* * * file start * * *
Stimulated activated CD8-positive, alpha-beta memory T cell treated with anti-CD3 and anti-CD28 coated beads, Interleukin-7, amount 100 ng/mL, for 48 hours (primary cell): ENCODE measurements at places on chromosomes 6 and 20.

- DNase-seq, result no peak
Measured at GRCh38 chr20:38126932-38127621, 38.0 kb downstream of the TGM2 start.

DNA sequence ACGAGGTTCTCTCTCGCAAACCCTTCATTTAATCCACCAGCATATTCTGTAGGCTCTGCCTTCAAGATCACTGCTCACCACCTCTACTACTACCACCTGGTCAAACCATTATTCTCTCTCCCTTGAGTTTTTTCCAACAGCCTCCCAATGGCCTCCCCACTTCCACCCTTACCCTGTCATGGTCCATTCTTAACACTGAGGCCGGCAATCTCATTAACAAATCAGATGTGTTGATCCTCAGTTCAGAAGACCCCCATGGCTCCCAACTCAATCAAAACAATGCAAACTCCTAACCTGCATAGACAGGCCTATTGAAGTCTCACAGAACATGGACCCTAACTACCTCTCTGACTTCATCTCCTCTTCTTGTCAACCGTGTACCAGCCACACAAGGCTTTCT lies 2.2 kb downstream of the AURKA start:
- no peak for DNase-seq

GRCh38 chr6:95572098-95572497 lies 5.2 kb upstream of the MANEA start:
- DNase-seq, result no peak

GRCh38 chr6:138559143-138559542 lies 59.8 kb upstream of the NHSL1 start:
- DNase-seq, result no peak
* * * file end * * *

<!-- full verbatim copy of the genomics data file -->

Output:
Stimulated activated CD8-positive, alpha-beta memory T cell treated with anti-CD3 and anti-CD28 coated beads, Interleukin-7, amount 100 ng/mL, for 48 hours (primary cell): ENCODE measurements at places on chromosomes 6 and 20.

- DNase-seq, result no peak
Measured at GRCh38 chr20:38126932-38127621, 38.0 kb downstream of the TGM2 start.

DNA sequence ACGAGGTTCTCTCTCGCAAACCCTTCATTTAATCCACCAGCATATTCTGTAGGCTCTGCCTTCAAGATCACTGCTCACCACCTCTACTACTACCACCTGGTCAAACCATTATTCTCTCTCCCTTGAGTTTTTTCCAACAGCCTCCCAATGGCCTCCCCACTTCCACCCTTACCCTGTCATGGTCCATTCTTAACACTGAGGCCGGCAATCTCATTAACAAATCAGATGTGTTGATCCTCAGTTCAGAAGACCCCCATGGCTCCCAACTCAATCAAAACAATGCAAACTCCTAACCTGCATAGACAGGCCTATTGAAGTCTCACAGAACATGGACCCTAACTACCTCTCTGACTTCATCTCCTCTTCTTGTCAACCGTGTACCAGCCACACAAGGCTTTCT lies 2.2 kb downstream of the AURKA start:
- no peak for DNase-seq

GRCh38 chr6:95572098-95572497 lies 5.2 kb upstream of the MANEA start:
- DNase-seq, result no peak

GRCh38 chr6:138559143-138559542 lies 59.8 kb upstream of the NHSL1 start:
- DNase-seq, result no peak